Richard Holbrooke and the "action intellectuals."
Who Killed the American Century?
Richard Holbrooke makes a case study in American power. He had a diplomatic career, starting in Vietnam, of heroic ambition and hyperactive persistence. He had a peace-making triumph that ended the Balkan wars, then a humbling failure on an impossible mission to Afghanistan. This was a large life that reflected his large country abroad after World War 2: we were over-confident, over-reaching, idealistic maybe, self-serving for sure. A new heavyweight biography implicates all of us: George Packer calls Holbrooke “Our Man,” who marked the early end of the American Century. For man and nation the question may come down to this: how much wreckage and death can be forgiven for good intentions?
Richard Holbrooke was the US diplomat who nominated himself for a Nobel Peace Prize for settling the Balkan wars of the 1990s, and didn’t get it. Man and mindset, Holbrooke is still a cautionary figure, a sort of living argument in the annals of American power. He bestrode the world for almost 50 years as if he was the American century. A big new biography takes the other view, especially of the mindset: that the relentless projection of American power, the projection of Holbrooke himself, mark in hindsight the end of our glory days. In a conversation in my living room this episode, we’re getting a taste of the argument with George Packer, who’s written the history of Richard Holbrooke in the form almost of a novel. The title is Our Man: Richard Holbrooke and the End of the American Century. The decorated historian Fredrik Logevall is sitting in and speaking up on the making of war and peace and the writing of biography.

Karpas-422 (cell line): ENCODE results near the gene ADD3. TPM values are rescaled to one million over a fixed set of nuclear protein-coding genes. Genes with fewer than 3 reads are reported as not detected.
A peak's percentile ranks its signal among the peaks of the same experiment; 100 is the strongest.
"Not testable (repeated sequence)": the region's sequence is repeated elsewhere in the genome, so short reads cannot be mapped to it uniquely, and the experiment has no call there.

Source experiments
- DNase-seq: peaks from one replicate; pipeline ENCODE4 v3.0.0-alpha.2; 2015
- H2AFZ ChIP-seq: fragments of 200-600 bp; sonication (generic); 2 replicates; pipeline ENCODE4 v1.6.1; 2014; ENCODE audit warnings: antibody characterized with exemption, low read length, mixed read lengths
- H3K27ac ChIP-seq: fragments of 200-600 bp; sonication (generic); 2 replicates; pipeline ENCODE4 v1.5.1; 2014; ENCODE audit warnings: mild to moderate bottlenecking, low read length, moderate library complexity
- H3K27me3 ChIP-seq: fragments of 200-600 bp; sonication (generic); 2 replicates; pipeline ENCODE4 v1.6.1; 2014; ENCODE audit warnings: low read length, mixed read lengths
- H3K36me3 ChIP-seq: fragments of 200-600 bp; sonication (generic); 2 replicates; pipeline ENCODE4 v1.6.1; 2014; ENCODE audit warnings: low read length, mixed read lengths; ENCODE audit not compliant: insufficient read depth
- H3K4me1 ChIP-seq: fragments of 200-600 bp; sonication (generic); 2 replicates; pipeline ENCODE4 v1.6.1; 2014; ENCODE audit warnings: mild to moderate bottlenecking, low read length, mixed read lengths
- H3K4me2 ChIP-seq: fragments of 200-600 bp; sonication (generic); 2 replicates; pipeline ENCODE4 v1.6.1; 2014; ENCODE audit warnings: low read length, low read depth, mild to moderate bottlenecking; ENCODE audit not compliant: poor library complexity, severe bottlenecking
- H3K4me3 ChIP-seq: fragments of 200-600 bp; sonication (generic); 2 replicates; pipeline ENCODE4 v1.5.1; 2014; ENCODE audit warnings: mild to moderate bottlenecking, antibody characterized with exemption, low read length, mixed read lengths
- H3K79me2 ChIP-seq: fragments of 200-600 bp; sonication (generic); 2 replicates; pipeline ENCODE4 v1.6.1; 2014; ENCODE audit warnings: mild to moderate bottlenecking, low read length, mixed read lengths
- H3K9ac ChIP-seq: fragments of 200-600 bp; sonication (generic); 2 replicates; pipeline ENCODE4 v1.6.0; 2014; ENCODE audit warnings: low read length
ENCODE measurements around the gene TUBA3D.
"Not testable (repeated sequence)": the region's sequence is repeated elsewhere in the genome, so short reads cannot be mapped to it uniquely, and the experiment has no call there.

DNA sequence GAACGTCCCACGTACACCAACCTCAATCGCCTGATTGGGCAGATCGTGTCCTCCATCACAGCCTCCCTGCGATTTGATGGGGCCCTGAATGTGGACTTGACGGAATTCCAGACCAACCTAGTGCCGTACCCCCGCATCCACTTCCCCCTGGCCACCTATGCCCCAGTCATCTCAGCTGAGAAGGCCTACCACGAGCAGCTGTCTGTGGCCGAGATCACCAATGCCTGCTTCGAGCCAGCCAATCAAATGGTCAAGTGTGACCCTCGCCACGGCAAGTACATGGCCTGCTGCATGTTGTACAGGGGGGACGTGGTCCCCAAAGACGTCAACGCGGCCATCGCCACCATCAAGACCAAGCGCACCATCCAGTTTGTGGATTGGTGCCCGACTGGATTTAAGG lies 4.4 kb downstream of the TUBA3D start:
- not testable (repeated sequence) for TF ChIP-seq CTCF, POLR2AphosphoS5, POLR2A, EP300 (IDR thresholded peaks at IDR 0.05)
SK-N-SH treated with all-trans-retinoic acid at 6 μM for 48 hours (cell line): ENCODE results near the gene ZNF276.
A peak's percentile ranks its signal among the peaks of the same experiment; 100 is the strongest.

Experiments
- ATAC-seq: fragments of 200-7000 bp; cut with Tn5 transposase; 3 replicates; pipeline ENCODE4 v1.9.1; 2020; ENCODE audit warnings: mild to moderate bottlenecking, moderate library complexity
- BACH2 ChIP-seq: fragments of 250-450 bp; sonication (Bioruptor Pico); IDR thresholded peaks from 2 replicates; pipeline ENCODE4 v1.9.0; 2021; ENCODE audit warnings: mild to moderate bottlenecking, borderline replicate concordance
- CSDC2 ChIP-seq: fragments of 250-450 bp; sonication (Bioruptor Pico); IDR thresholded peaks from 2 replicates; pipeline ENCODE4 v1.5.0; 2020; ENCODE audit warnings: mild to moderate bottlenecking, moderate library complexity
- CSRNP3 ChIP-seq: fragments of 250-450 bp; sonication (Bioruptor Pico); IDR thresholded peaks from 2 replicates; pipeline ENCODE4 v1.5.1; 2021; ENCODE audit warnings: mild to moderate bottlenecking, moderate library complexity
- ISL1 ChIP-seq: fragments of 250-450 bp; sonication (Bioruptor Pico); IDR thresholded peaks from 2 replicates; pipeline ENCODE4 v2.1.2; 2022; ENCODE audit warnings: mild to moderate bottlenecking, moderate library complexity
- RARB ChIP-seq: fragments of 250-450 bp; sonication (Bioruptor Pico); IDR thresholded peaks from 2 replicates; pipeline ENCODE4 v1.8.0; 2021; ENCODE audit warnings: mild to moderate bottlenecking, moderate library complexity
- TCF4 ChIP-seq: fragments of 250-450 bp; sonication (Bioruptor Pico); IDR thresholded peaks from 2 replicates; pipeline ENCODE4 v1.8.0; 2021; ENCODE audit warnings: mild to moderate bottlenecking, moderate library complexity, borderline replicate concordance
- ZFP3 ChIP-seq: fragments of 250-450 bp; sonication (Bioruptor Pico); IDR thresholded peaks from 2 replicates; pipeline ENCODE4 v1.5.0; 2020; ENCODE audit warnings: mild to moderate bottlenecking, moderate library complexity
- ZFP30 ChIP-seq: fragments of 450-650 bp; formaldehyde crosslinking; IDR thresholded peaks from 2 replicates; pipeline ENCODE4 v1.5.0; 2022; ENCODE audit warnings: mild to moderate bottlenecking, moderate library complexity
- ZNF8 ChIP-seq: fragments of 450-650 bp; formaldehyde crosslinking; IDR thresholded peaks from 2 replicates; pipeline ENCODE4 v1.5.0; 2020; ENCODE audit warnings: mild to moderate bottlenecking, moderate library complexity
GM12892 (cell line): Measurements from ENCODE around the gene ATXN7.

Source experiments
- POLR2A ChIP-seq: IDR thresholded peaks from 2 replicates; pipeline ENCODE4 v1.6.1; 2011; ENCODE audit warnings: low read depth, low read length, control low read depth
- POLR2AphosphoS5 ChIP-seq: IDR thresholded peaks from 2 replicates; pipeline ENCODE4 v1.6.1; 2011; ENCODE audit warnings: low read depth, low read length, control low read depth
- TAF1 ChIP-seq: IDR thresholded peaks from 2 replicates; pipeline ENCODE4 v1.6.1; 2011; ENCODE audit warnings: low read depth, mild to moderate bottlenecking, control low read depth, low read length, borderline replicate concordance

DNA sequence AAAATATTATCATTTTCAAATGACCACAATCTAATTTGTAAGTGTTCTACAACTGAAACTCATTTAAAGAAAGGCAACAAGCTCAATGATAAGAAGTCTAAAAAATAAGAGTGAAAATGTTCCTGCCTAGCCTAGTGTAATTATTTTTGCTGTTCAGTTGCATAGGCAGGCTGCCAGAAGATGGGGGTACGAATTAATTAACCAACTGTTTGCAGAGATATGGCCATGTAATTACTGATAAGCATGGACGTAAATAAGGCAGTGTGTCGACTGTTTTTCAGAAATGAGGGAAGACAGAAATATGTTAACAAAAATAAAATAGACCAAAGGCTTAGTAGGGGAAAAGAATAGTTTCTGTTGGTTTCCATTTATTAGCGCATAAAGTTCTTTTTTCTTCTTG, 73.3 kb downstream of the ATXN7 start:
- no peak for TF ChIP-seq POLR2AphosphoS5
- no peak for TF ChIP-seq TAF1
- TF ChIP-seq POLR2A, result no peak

Author of Our Man: Richard Holbrooke and the End of the American Century.
Pulitzer-winning historian and professor at Harvard University.